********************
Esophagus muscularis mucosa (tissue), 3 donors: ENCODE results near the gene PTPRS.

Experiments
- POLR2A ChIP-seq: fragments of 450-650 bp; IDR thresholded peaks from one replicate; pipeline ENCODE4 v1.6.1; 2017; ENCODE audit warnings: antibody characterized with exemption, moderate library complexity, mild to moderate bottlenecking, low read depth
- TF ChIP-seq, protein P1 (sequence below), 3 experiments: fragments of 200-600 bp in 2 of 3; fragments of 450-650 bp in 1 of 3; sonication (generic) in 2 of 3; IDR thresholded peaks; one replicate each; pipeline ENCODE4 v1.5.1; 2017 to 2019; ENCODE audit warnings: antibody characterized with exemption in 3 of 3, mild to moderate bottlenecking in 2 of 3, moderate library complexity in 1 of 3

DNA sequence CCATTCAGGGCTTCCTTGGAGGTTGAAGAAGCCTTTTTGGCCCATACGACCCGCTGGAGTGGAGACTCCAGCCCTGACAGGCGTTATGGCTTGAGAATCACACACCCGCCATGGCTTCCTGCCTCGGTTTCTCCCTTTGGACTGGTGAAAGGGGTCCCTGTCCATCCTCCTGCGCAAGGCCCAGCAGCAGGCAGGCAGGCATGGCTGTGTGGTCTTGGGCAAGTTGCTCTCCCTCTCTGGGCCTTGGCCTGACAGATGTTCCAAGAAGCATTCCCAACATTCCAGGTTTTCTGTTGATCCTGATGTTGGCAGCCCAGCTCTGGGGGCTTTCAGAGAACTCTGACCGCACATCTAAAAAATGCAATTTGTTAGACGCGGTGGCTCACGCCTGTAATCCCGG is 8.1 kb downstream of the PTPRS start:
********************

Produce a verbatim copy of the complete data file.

Esophagus muscularis mucosa (tissue), 3 donors: ENCODE results near the gene PTPRS.

Experiments
- POLR2A ChIP-seq: fragments of 450-650 bp; IDR thresholded peaks from one replicate; pipeline ENCODE4 v1.6.1; 2017; ENCODE audit warnings: antibody characterized with exemption, moderate library complexity, mild to moderate bottlenecking, low read depth
- TF ChIP-seq, protein P1 (sequence below), 3 experiments: fragments of 200-600 bp in 2 of 3; fragments of 450-650 bp in 1 of 3; sonication (generic) in 2 of 3; IDR thresholded peaks; one replicate each; pipeline ENCODE4 v1.5.1; 2017 to 2019; ENCODE audit warnings: antibody characterized with exemption in 3 of 3, mild to moderate bottlenecking in 2 of 3, moderate library complexity in 1 of 3

DNA sequence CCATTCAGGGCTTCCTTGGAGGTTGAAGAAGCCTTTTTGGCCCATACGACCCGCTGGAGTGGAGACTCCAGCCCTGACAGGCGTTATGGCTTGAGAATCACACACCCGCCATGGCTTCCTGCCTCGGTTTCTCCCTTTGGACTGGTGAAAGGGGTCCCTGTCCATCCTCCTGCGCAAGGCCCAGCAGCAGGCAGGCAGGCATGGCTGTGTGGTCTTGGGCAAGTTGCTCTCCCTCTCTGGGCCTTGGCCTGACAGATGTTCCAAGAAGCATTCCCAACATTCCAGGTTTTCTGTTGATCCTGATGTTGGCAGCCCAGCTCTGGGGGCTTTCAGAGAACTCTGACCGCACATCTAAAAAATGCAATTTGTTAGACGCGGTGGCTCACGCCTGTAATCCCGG is 8.1 kb downstream of the PTPRS start: